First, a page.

Posts Tagged ‘max hastings’

All Hell Let Loose: The World at War 1939-1945 by Max Hastings (Review)

August 18, 2012


It is difficult to condense the history of the Second World War into anything, let alone a single text. In a time so very close to our own, the world underwent changes and experienced a conflict that has never been seen, and indeed, will ever be seen again. Every single country felt its effects, some more than others. The Russians, for example, estimate some 27 million civilians and armed forces members perished during its bitter struggle with the iron-spirited Nazis, accounting for nearly half of the estimated losses throughout the entire conflict. By the time the Germans surrendered on May 7th 1945, up to 13 million people; six million of them Jews, had perished either in the gas chambers or died at the hands of the Germans, primarily the SS. Even small nations thousands of miles away who had never heard of obscure Polish towns like Treblinka or Auschwitz, such as New Zealand lost over 11,000 of its population of just 1.6 million. Indeed, the seven long years of war are splattered in blood across the pages of history.


It is difficult to comprehensively cover the major events that occurred during the Second World War. historians who would choose to undertake this task, in any medium of media, would face monumental challenges.


 Of all the historians who have undertaken this task, Sir Max Hastings delivers an excellent offering to a world with a vast abundance of reading material. The title itself is brilliant. It perfectly describes the turbulent events that effected the vast majority of the world. It gives the reader an overwhelming sense of perspective; to have an unyielding respect to the people who survived it; civilians and soldiers, Allies or Axis. Hastings breaks the book down into a series of 26 chapters, each one representing a major event in the Second World War. Each chapter provides a wealth of information whilst being written in a very addictive way. All Hell Let Loose at times reads like a gripping novel. Indeed, at times the reader may have to be cautious to not forget that this is not a fictional piece of literature. This book would be an excellent way for younger generations to learn the history of the Second World War.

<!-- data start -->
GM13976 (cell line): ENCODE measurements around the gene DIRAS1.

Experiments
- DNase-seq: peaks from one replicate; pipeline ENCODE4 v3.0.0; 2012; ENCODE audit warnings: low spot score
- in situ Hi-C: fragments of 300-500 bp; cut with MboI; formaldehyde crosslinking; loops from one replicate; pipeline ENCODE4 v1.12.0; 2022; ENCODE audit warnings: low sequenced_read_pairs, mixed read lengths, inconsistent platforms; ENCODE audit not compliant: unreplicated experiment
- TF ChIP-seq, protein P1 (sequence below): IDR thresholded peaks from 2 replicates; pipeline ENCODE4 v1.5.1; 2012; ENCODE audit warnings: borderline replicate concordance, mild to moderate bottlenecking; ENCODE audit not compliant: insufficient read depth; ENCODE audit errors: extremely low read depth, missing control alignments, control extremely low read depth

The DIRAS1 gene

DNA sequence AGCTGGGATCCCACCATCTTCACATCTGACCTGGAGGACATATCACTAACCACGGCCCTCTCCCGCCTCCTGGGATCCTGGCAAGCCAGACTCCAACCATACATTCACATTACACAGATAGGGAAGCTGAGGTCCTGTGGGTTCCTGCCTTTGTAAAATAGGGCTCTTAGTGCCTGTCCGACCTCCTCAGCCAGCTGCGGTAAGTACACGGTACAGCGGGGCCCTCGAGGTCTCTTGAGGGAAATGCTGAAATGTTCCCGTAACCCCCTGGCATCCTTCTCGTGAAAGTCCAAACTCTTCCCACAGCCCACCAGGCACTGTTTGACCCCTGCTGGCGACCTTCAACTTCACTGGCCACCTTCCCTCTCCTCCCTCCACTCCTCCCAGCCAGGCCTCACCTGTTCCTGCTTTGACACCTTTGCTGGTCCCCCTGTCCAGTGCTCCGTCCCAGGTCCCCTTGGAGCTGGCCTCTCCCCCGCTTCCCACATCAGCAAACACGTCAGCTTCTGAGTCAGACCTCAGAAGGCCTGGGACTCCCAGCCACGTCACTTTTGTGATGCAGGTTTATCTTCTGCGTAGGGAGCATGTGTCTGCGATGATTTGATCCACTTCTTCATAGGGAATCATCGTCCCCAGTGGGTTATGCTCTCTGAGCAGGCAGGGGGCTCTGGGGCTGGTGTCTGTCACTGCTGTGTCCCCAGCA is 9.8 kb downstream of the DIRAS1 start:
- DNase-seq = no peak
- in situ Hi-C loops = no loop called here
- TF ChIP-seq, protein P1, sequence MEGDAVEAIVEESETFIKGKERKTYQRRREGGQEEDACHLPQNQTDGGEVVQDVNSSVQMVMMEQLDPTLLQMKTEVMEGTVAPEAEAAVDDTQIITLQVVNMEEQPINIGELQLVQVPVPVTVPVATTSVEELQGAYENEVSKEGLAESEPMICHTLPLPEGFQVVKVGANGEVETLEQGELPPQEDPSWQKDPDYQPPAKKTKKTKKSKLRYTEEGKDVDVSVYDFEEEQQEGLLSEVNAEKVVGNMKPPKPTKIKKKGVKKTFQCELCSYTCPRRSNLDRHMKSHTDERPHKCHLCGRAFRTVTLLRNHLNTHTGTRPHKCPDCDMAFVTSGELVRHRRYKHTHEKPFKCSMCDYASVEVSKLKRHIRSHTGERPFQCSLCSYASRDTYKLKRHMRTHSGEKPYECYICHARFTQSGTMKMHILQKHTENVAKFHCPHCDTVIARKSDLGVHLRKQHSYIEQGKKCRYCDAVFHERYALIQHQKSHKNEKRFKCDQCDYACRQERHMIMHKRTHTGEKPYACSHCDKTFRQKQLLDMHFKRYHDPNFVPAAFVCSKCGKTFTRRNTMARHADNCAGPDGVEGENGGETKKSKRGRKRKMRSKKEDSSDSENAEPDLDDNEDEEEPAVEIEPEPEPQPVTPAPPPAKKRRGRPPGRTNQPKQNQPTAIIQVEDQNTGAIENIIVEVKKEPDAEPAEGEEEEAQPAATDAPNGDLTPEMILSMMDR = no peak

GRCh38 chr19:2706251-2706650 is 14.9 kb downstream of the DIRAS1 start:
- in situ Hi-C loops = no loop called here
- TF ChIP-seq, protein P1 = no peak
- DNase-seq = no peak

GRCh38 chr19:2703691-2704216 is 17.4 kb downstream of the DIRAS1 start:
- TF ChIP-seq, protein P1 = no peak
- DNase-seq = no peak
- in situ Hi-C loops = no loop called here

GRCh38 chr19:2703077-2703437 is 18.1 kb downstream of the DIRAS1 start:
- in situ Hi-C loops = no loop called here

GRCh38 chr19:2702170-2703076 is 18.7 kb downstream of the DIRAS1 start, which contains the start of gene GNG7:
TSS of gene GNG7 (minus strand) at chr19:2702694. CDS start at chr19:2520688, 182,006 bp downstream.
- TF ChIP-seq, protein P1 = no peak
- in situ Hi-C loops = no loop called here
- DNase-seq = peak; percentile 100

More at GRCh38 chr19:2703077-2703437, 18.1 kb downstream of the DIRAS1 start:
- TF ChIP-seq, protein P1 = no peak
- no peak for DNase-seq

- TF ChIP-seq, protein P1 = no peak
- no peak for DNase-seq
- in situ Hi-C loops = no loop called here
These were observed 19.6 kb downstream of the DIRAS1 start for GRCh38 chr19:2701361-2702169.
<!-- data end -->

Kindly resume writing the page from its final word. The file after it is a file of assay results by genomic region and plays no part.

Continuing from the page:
The book is very well researched, a bibliography in the back lists close to three-hundred books pertaining to the events of the Second World War, and even then Hastings mentions many other texts and sources were omitted to save space. This book is written with authority; to use perhaps an inappropriate expression, Hastings knows what he’s talking about. By the end of the last chapter (titled Victors and Vanquished) one may feel disappointed that such a vast book, a truly emotional read, has come to an end. The bibliography provides a lot of excellent references which, like this book, are excellent reads.


Whilst being British himself, Hastings writes this book from a neutral perspective. Highly decorated war heroes such as Churchill, MacArthur, Montgomery, have their share of embarrassments (and sometimes appalling ones) in this book, whilst lesser-known (and indeed virtually unknown) leaders and officers receive the recognition which is deserved. Highly popular and celebrated events such as the events leading up to the Dunkirk evacuation or even the eventual invasion of Normandy are shown in different lights, free from the bias that one may associate with such a book being written by a British historian.


The book includes testimonials and eyewitness statements from an immense amount of people; soldiers of every rank, civilians of all professions and walks of lives. It reinforces the respect for survivors one will feel inside them upon finishing this book. Readers new to the Second World War may even find it overwhelming.


In short, All Hell Let Loose is a masterpiece. Hastings truly takes the reader on a very long, arduous journey into one of the largest, darkest events in the history of humanity. The first sentence in the Introduction of All Hell Let Loose perfectly encapsulates what it is, for those it affected and for the reader as well:


“This book is about human experience.”


I thoroughly recommend this book. As quoted in a review of All Hell Let Loose: The World at War 1939-1945 in the UK’s Daily Telegraph it is, if asked to describe it one word: Majestic.